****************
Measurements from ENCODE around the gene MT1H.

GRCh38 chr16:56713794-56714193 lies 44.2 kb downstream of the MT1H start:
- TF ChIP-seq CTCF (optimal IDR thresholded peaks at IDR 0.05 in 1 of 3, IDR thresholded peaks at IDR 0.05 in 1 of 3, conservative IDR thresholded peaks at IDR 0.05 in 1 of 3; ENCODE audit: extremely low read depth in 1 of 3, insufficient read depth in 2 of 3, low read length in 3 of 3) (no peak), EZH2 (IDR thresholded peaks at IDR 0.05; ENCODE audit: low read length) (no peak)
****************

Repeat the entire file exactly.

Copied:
Measurements from ENCODE around the gene MT1H.

GRCh38 chr16:56713794-56714193 lies 44.2 kb downstream of the MT1H start:
- TF ChIP-seq CTCF (optimal IDR thresholded peaks at IDR 0.05 in 1 of 3, IDR thresholded peaks at IDR 0.05 in 1 of 3, conservative IDR thresholded peaks at IDR 0.05 in 1 of 3; ENCODE audit: extremely low read depth in 1 of 3, insufficient read depth in 2 of 3, low read length in 3 of 3) (no peak), EZH2 (IDR thresholded peaks at IDR 0.05; ENCODE audit: low read length) (no peak)